Digital therapy and consulting firm, Reuel Consulting has introduced an occupational health therapy application designed to handle specific ailments in observance of social distancing, created by COVID-19 pandemic.
The app, Virtual Reality Therapy (VRT), also known as Virtual Reality Immersion Therapy (VRIT), Simulation for Therapy (SFT), Virtual Reality Exposure Therapy (VRET), and Computerized CBT (CCBT), is the use of virtual reality technology for psychological or occupational therapy and in affecting virtual rehabilitation.
Speaking to journalists in Lagos recently, Toluse Francis, Therapist and Lead Consultant at Reuel Consulting, stated that patients receiving virtual reality therapy navigate through digitally created environments and complete specially designed tasks often tailored to treat a specific ailment. He noted that the preference of virtual reality exposure therapy over in-vivo exposure therapy is often debated, but there are many obvious advantages of virtual reality exposure therapy that make it more desirable.
“At Reuel Consulting, we took into consideration the challenge of social distancing that the Coronavirus has brought our way by making available an app that can be used away from the therapist.
“This app is available on Android and the phone will serve as your headset lens; this means that distance isn’t a barrier once you get the app and connect with your therapist. Also, we teamed up with Psious VR, a tech company in Spain to bring this service to clients,’ says Francis.
Explaining further, he noted that with over 70 scenes, multiple mental and psychological issues can be examined and worked on, ranging but not limited to fear, anxiety, ADHD among others. He also mentioned that getting a VR headset before now would cost thousands of dollars but currently the cost has gone down. “To reduce the cost of mobility and getting equipment the mobile app has been made available. You would also have access to a professional as there are precautions to be taken into consideration,” he said.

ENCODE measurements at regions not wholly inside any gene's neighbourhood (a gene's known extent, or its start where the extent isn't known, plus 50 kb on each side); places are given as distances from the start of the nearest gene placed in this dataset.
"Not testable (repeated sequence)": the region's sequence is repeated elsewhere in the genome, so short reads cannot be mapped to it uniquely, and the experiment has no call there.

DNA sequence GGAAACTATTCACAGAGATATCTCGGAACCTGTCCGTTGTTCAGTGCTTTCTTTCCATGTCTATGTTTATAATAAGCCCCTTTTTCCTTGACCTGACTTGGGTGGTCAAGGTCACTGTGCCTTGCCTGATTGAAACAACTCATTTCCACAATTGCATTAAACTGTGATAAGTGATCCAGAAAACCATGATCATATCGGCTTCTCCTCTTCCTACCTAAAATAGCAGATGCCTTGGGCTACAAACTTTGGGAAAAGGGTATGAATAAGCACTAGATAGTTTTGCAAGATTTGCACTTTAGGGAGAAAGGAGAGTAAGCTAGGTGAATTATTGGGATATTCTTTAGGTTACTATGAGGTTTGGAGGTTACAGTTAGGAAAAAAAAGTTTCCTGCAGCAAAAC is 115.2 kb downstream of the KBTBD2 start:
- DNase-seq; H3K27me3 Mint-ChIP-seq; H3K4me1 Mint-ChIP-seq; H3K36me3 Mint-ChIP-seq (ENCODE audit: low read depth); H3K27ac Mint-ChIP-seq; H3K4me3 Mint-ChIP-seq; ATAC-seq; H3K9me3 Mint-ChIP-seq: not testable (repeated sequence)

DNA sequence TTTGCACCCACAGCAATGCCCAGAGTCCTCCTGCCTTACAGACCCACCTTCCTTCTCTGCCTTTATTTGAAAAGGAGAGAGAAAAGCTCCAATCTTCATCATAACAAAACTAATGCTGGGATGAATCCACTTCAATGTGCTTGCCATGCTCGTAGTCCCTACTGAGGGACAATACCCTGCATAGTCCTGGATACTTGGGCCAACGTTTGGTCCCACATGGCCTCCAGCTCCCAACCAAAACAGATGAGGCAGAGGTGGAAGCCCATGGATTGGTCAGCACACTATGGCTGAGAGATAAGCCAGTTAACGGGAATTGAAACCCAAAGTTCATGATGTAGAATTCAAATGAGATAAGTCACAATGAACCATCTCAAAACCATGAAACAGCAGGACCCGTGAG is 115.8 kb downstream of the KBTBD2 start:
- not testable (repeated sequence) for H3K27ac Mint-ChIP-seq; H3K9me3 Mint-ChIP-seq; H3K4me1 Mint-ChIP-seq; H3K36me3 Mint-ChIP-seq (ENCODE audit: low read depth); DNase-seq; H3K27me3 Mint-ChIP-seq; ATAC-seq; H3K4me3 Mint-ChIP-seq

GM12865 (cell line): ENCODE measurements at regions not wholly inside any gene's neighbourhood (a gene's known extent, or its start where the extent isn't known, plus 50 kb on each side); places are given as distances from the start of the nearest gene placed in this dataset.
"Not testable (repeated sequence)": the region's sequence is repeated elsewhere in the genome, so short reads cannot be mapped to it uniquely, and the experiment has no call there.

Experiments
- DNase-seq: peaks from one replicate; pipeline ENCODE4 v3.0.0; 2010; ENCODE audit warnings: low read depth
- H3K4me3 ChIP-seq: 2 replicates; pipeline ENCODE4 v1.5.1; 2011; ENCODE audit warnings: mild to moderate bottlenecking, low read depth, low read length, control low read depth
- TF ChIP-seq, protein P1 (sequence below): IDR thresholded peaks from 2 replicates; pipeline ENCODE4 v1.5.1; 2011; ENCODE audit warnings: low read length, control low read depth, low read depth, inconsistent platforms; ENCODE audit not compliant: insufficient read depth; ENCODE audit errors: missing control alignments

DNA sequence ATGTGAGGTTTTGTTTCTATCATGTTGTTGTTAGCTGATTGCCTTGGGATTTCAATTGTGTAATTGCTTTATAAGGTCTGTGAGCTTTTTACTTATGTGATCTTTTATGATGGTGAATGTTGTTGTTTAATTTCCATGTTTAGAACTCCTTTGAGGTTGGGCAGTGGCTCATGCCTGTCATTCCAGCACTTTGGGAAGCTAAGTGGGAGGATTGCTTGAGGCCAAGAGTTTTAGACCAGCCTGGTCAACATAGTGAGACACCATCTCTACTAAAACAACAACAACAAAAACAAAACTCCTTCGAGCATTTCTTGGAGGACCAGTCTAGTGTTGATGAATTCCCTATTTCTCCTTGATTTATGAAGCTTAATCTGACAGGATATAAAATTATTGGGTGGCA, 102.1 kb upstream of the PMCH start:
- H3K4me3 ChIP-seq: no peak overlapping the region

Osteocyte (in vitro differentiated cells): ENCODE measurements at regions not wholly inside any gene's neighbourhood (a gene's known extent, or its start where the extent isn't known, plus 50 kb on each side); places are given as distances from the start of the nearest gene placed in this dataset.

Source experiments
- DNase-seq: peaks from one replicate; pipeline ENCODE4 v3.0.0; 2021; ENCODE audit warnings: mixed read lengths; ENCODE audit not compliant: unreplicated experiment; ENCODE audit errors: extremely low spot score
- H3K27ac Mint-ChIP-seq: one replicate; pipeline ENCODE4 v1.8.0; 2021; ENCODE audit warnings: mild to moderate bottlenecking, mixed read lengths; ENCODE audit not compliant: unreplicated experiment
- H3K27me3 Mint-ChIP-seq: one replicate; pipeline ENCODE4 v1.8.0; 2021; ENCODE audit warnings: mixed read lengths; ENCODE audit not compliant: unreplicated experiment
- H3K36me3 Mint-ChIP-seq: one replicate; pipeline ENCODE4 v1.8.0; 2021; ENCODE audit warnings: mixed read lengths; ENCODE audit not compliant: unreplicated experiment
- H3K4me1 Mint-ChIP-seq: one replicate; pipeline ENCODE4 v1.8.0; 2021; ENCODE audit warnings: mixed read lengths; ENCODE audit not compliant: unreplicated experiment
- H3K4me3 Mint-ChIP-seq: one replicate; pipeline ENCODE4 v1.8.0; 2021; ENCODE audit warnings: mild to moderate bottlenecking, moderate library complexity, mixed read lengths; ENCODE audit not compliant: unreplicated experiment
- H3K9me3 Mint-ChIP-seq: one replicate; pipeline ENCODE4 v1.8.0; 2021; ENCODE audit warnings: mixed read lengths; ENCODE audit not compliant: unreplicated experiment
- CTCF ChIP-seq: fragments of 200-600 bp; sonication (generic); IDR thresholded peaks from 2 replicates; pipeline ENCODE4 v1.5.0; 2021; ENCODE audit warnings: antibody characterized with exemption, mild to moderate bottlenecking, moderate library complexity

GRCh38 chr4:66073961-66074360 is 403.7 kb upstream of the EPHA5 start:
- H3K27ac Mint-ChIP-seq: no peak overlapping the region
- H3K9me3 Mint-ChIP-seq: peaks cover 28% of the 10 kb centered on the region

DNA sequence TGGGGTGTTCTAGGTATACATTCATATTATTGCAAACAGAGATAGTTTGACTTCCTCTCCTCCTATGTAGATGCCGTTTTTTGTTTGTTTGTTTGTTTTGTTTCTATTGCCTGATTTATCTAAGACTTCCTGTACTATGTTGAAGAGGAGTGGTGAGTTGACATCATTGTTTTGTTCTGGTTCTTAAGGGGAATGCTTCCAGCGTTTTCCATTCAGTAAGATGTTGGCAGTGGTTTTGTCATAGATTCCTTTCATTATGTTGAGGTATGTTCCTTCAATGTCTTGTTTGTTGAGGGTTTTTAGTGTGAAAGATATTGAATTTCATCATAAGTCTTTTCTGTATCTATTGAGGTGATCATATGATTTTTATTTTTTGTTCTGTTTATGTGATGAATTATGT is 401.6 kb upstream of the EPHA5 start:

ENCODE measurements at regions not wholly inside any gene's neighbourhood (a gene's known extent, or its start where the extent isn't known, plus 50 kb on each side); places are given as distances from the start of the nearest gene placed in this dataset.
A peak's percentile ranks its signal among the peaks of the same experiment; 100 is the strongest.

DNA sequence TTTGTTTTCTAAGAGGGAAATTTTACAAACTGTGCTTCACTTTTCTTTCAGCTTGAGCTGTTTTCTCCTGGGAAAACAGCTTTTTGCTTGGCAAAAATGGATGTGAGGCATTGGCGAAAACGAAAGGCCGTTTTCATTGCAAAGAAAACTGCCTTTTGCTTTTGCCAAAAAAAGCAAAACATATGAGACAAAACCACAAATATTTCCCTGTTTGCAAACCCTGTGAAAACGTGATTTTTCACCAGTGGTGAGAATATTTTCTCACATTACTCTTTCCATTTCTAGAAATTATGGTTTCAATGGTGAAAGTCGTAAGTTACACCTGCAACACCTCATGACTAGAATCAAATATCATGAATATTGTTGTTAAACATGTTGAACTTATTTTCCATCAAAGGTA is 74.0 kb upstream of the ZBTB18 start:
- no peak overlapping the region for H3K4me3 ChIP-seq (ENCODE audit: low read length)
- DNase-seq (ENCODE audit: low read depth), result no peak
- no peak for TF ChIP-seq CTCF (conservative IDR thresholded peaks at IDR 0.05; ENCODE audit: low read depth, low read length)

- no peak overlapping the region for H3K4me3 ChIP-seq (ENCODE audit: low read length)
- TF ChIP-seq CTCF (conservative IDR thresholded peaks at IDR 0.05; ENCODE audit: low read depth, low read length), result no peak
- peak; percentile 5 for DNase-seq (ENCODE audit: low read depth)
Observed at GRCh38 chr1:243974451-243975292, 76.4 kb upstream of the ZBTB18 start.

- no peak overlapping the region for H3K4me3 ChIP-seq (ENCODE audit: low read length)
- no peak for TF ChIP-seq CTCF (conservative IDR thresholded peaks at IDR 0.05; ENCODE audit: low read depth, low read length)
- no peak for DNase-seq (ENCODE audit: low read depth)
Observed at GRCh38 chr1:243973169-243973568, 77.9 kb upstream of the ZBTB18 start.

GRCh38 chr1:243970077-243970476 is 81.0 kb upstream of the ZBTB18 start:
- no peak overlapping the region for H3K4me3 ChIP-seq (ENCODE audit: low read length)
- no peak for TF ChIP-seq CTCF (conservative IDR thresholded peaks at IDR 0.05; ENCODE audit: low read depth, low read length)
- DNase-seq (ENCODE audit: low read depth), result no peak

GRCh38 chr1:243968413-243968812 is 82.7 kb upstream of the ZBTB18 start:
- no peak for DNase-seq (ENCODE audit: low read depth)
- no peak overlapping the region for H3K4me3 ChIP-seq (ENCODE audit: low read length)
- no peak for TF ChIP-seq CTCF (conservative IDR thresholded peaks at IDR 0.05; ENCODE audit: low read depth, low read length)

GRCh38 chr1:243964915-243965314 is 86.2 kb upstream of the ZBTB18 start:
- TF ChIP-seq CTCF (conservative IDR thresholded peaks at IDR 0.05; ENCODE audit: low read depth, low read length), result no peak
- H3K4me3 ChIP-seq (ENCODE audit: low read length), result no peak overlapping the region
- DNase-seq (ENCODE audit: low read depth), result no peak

Francis explained further that unlike VR usage in the areas of learning and games, VRet uses biofeedback sensors to record sensations and movements thereby allowing them to get accurate data.
“VRet a quick fix. It requires the involvement of the patient for it to work. We’re hopeful that this would change the access to therapy and options for clients and patients. Secondly, VRet can be expensive but we plan to make it reasonably affordable as we can be reached through our social media platform; media @reuelconsulting for enquiries,” concludes Francis.